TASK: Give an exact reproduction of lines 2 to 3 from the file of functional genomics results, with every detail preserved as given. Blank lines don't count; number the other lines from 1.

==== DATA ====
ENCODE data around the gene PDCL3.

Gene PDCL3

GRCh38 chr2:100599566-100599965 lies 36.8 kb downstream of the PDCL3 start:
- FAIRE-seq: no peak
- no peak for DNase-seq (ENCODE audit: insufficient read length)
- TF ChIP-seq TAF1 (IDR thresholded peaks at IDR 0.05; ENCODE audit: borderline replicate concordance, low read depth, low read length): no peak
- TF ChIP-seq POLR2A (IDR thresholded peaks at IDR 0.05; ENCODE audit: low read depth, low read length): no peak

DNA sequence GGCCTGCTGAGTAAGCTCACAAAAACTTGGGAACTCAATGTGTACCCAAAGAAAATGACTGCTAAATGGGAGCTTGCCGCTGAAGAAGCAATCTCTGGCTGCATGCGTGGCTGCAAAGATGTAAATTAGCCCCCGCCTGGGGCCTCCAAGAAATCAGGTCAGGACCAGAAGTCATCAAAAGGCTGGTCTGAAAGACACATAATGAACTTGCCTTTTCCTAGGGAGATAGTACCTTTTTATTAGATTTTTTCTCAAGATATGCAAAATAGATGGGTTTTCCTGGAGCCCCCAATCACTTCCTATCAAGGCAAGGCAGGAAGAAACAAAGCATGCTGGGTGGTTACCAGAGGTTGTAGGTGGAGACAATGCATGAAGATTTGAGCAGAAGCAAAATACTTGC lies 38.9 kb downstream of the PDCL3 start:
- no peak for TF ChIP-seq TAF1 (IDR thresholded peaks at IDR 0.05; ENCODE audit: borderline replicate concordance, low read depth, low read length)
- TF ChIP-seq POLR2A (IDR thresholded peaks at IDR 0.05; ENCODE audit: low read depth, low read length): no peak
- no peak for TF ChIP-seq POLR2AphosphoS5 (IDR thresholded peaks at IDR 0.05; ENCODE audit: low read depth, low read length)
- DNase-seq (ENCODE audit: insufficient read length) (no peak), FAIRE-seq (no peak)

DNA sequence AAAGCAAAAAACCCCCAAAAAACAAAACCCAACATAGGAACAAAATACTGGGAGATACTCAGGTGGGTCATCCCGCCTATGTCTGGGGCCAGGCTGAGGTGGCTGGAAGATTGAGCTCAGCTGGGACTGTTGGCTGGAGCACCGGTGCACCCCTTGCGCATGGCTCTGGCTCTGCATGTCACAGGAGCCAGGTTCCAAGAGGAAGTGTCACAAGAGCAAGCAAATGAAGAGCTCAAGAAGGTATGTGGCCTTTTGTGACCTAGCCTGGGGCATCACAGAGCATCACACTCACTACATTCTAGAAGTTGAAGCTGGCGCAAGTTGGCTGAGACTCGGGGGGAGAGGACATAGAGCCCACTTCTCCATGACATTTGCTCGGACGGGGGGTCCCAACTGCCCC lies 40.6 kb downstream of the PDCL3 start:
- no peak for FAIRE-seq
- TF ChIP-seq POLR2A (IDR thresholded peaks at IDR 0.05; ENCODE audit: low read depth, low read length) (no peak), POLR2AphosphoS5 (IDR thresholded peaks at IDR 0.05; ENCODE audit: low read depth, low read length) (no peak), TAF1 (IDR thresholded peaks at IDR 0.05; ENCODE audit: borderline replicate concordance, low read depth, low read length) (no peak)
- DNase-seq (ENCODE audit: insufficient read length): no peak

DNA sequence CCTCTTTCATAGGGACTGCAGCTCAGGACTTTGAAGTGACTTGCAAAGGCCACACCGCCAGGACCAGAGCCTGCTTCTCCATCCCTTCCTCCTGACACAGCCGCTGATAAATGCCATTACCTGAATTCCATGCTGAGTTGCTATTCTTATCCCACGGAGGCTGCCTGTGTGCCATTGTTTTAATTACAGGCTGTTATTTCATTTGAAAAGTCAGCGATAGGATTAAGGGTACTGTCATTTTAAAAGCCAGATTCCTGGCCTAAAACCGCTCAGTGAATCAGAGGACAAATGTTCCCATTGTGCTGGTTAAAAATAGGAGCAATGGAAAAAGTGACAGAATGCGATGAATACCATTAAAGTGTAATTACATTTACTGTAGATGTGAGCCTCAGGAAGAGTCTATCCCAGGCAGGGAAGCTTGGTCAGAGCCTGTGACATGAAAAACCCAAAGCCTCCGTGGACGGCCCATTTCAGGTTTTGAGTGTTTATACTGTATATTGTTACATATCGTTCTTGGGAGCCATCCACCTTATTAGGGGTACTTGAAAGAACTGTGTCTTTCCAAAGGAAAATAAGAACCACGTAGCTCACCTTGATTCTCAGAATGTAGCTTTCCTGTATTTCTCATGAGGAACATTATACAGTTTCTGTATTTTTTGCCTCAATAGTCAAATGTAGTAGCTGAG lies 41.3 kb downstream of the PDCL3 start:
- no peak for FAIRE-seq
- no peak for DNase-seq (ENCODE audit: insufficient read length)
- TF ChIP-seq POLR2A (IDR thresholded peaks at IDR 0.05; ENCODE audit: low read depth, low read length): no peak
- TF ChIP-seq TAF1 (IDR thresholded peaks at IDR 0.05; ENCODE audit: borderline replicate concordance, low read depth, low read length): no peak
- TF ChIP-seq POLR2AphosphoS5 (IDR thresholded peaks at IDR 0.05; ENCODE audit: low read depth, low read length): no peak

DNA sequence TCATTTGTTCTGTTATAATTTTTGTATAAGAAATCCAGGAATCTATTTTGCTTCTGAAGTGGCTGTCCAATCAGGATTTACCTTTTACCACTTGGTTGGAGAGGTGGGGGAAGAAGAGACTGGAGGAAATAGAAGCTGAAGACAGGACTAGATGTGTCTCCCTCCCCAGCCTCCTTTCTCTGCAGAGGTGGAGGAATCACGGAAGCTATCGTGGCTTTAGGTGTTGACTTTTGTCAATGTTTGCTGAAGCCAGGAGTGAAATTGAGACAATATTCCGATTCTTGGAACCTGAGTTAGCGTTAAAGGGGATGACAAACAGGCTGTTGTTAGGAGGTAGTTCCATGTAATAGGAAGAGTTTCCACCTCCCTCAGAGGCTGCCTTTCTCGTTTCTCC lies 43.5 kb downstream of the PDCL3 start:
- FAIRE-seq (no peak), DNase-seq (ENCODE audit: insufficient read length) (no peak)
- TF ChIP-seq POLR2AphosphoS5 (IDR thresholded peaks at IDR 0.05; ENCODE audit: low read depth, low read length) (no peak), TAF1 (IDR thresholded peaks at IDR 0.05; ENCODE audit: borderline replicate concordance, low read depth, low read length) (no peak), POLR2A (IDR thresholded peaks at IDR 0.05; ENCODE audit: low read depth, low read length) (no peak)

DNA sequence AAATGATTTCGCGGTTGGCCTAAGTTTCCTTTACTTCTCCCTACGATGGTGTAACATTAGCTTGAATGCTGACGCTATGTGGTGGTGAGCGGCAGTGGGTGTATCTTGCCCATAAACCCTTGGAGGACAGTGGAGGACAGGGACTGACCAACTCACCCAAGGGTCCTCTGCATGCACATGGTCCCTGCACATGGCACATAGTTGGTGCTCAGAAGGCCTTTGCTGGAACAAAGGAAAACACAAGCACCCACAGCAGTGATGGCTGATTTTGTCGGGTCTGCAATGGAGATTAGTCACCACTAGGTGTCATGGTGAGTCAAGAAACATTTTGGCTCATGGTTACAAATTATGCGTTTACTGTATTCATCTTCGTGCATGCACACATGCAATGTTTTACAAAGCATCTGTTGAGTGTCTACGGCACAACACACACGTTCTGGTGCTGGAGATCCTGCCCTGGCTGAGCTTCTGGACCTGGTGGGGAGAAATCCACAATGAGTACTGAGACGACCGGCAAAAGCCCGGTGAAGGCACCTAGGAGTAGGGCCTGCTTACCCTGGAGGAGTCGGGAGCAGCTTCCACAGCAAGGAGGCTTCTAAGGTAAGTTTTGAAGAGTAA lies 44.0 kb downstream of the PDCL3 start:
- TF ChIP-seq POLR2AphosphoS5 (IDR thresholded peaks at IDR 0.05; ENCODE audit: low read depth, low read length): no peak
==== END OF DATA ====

Gene PDCL3

GRCh38 chr2:100599566-100599965 lies 36.8 kb downstream of the PDCL3 start: